Cuckmere Haven by Eric Ravilious, Towner Gallery Eastbourne

Quick update on things

It’s been a tricky month so far for finding the time and inclination to blog, so I thought I’d write a quick update. I have a lovely guest post waiting in the wings, which I’m planning to post up later in the week. So … the last three weeks have been strange to say the least, as I’ve been travelling over to Brighton each weekday for radiotherapy. It’s an hour or more each way on the bus, but it has to be one of the most scenic bus routes in the country: climbing up onto the South Downs with views of the sea on three sides, skirting Friston Forest and down into Cuckmere Haven with its gorgeous meandering river. It’s less pretty after that but views of the sea are never far away. I’ve read three novels and had fun observing my travelling companions and taking in all the quirks of bus life. It’s almost taken my mind off the reality of having to go every day to lie naked from the waist up in a freezing room while strangers …

view from the ship

Submissions windows open & poetry competition deadlines

Windows Just checking which magazines have re-opened their windows (must’ve been hot in there) and have found the following: The Stinging Fly is open until Aug 31st (postal submissions) or Sept 4 (via Submittable). Agenda appears to have been open since June 1st – the website says it’s still open, so jump in quickly! Ambit has been open for poetry submissions from August 1st, window closes October 1st. Under the Radar will be re-opening Sept 14th and closing October 30th. (This is a change to what I reported previously). For a list of some UK magazines which are open to submissions all year, see my April post. Competition deadlines coming up Attention all compers: there are some opportunities to look at here – click on the relevant link to go to the page with more info. All details are provided in good faith, but I can’t guarantee I’ve got them all correct – please go to the competition page to check and to read the rules, cut off dates etc. Cornwall Contemporary Poetry Festival  (a new one …

Robin & Jess at South Downs Poetry Festival

At the South Downs Poetry Festival

When Tim Dawes came to Lewes just a few months ago to talk about his plans for a South Downs Poetry Festival, I admit I was sceptical about whether it could be done in such a short timeframe. But hats off to him, the event happened and from what I can tell, it was a super success. After a poetry bike ride taking in the length of the South Downs, plus numerous readings and workshops throughout the area, things culminated in a day-long event in Petersfield on Saturday, which I was very pleased to be a part of. I was there with fellow Telltale Poet Jess Mookherjee, flying the Telltale flag, socialising with fellow publishers/poets and taking in readings and workshops where possible. Being a new festival, it was on a small scale – which made it actually all the more fun. With smallness comes intimacy – everyone was relaxed, poets and organisers accessible, and there was time and space to really talk to people. And we brought cookies – free edibles are always a …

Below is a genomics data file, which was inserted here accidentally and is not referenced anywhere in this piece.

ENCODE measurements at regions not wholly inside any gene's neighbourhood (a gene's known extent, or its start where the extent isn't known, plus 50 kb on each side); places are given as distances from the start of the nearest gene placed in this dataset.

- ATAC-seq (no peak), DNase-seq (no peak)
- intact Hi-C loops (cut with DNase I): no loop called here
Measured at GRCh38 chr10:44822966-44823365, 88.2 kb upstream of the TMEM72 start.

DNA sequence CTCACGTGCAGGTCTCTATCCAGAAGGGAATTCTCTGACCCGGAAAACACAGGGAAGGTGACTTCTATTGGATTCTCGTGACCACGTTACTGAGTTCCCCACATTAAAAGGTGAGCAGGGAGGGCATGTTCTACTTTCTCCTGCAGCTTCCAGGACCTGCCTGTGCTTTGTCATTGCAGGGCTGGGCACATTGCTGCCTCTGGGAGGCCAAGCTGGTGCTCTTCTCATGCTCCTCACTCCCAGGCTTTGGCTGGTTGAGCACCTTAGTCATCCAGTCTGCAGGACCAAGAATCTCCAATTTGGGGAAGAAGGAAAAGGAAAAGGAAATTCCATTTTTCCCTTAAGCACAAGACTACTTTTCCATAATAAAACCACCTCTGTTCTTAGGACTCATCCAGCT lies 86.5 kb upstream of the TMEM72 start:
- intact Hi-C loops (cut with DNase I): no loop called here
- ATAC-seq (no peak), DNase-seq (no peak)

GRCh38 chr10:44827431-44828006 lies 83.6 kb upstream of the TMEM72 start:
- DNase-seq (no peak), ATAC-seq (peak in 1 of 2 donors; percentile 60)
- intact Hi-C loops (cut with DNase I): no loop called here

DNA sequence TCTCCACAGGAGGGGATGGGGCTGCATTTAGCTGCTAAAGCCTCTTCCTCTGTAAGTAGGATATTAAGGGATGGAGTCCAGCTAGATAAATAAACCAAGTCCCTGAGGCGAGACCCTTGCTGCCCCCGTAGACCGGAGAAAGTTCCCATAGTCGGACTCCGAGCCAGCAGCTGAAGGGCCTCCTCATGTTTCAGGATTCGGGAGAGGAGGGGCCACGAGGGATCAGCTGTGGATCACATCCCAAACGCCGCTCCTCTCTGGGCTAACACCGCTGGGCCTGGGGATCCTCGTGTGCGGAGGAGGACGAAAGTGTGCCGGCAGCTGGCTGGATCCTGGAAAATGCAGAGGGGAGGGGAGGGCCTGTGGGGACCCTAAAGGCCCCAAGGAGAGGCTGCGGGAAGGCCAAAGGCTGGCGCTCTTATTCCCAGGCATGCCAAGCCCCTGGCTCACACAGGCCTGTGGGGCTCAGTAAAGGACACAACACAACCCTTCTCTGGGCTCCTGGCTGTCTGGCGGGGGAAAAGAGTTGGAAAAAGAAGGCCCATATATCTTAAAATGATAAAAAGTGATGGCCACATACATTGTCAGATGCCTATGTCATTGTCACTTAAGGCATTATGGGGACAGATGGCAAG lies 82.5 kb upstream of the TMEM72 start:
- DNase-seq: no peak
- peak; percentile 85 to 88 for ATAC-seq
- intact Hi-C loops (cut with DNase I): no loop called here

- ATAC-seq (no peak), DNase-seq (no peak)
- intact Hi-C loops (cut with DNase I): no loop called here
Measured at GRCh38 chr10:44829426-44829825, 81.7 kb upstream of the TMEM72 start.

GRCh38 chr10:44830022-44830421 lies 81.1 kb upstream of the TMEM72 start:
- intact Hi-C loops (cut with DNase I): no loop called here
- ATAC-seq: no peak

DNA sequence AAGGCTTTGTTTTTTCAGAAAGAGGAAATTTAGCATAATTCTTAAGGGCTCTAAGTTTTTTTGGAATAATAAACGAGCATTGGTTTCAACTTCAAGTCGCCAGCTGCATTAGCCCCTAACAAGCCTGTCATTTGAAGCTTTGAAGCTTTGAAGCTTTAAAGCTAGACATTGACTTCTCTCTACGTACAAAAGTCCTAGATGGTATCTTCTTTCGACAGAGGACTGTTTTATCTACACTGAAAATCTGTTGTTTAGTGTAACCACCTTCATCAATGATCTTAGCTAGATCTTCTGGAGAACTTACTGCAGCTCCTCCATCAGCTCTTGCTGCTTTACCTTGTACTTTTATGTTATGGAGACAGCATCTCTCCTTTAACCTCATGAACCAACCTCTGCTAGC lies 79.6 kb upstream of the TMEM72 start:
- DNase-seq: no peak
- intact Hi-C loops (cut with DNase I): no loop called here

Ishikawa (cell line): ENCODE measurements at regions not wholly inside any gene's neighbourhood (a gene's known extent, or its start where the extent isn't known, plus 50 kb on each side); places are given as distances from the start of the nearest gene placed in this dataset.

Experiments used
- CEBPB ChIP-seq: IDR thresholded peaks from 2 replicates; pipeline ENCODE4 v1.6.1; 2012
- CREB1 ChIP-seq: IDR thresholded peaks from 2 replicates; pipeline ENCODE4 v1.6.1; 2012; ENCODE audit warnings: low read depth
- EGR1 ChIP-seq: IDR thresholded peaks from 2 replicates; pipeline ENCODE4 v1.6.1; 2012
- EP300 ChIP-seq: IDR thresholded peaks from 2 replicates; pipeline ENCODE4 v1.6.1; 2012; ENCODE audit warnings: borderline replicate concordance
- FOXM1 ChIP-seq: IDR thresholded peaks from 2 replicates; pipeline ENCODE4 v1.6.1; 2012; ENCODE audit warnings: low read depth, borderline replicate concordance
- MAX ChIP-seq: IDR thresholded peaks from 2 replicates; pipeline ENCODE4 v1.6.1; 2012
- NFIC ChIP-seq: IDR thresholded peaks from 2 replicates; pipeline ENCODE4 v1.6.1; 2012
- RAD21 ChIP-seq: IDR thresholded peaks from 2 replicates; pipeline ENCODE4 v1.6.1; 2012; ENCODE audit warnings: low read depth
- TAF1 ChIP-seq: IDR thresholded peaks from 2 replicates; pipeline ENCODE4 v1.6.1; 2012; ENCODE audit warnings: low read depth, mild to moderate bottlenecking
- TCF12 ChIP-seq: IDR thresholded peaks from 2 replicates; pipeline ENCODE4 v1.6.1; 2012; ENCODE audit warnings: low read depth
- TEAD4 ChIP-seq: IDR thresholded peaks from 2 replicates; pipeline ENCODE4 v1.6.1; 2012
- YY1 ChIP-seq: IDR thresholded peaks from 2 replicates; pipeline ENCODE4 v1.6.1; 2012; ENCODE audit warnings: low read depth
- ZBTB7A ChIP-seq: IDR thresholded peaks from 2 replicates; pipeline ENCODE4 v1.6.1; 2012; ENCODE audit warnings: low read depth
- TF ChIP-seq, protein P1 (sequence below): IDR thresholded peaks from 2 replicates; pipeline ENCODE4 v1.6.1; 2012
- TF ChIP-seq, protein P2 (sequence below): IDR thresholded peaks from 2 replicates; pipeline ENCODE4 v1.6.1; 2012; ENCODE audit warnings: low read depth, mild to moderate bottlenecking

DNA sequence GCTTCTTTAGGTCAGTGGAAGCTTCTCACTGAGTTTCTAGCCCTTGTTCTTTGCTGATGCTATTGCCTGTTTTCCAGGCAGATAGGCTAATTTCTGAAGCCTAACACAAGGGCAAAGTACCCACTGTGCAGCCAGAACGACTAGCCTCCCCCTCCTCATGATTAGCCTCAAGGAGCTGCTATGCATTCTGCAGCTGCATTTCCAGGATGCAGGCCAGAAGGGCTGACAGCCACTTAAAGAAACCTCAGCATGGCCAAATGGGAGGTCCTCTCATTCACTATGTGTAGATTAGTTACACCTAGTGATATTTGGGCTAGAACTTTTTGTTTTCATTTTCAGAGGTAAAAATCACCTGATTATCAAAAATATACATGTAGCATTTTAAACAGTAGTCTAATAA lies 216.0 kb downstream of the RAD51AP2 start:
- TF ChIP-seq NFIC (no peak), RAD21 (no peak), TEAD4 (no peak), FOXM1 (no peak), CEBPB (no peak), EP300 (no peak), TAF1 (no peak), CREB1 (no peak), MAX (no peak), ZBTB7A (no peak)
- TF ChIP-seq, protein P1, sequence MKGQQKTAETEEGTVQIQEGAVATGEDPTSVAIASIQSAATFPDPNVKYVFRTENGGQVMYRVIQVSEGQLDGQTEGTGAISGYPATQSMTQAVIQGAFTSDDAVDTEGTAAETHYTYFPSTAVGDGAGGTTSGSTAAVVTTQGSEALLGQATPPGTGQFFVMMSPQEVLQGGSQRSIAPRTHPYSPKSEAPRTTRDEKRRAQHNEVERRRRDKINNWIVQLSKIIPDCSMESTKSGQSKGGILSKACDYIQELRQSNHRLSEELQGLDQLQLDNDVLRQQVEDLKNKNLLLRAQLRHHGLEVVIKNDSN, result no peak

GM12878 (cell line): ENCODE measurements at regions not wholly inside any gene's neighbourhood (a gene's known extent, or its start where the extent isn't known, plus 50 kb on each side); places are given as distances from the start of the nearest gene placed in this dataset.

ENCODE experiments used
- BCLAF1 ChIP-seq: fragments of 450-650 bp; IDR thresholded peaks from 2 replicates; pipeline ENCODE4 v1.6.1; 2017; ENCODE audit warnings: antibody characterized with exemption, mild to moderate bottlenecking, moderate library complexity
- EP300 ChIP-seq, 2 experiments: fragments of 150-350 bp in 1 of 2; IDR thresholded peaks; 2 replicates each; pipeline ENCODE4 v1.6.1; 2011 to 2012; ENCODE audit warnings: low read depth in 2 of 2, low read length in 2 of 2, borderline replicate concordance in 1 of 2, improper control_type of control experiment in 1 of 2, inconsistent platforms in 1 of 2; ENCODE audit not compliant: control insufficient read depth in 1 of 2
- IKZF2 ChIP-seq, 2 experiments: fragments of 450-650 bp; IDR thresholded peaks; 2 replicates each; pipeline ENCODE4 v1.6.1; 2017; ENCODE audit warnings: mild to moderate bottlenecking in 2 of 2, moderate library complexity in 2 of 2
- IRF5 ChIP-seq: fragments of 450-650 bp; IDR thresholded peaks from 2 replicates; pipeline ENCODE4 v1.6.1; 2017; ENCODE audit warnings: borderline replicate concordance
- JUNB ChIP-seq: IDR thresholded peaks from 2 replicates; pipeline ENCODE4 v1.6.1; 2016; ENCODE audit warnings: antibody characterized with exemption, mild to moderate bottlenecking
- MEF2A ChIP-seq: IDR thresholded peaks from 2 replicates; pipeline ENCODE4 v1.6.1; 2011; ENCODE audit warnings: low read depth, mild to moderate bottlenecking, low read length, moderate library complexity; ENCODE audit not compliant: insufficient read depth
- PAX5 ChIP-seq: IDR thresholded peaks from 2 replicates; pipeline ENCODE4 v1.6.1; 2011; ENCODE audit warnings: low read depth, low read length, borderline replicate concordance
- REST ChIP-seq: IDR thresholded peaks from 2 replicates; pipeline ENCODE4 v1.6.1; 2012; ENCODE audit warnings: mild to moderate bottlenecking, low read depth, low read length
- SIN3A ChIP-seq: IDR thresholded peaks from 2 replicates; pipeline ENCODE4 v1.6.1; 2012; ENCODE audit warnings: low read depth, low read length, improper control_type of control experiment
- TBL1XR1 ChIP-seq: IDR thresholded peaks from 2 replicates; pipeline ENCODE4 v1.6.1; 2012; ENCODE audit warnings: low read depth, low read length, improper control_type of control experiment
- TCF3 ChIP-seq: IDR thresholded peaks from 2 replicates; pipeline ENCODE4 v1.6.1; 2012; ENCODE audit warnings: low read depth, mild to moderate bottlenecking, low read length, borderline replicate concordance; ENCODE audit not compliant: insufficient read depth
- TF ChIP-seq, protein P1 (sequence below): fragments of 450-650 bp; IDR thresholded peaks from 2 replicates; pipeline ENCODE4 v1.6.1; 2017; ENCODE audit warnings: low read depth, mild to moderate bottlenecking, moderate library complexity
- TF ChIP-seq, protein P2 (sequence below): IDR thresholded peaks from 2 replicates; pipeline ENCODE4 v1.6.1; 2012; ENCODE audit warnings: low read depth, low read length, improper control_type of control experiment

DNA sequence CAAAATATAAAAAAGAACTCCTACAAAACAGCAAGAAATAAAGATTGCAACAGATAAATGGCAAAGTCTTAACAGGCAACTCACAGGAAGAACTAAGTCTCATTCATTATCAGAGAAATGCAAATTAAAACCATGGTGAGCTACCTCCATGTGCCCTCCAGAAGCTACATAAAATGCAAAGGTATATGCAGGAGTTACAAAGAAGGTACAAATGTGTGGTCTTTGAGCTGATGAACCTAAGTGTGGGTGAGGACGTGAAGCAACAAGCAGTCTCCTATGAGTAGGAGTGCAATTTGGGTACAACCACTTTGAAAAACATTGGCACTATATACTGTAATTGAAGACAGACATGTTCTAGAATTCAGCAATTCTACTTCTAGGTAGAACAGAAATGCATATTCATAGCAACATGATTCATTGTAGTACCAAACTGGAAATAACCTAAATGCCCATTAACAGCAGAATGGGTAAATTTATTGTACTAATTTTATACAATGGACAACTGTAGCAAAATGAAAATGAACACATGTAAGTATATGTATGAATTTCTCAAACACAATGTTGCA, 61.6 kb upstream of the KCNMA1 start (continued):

Brittle Star 38 cover art

When the poetry magazines arrive…

… it’s always exciting, especially of course if you’ve got a poem in it. In the last couple of weeks I’ve been enjoying The Interpreter’s House issue 62, featuring an augmented brace of Telltale Poets (ie 3) and Brittle Star 38. Both mags are famous for their striking covers, and my first thought when I saw Martin Parker’s design for Brittle Star was ‘Kate Bush!’ Check it out – Clearly they are not the same, but it goes to show how many hours I stared at this album cover and how embedded it is in my memory. The INSIDE of the magazine is of course the thing, and I enjoy the editorial and reviews as well as the poetry. I’m not big on short stories in poetry magazines, although I can be persuaded to read them occasionally. I know it’s common for magazines to do both, but I have a bit of a one-track mind. Also just through the letterbox is the new Poetry Review (nothing in there by me, but I live in hope – …

be in it to win it

A few poetry comp deadlines coming up

This is the post I set out to write before I got sidetracked with my last one! So enough with the musings. I just wanted to mention some poetry competition deadlines coming up. Like London buses, they all seem to come at once, so I hope you’ve got a nice bagful of competition-winning poems at the ready. Frogmore Poetry Prize – you’ve got to be quick because it’s postal submissions only and the deadline is Tuesday 31st May. Judged by Catherine Smith, first prize 250 guineas and a 2-year subscription to The Frogmore Papers, entry fee £3 per poem. A pedigree comp with an impressive list of distinguished former winners. Bridport Prize – also closing Tuesday 31st May, but you can enter online. Judged by Patience Agbabi, first prize is a whopping £5,000 and the entry fee is a correspondingly fat £9. One of the big ones and famous for its long longlist. South Bank Poetry Competition – closes 15th June. Judge is Mimi Khalvati, first prize is £300 and entry fees are £4 for the first poem, …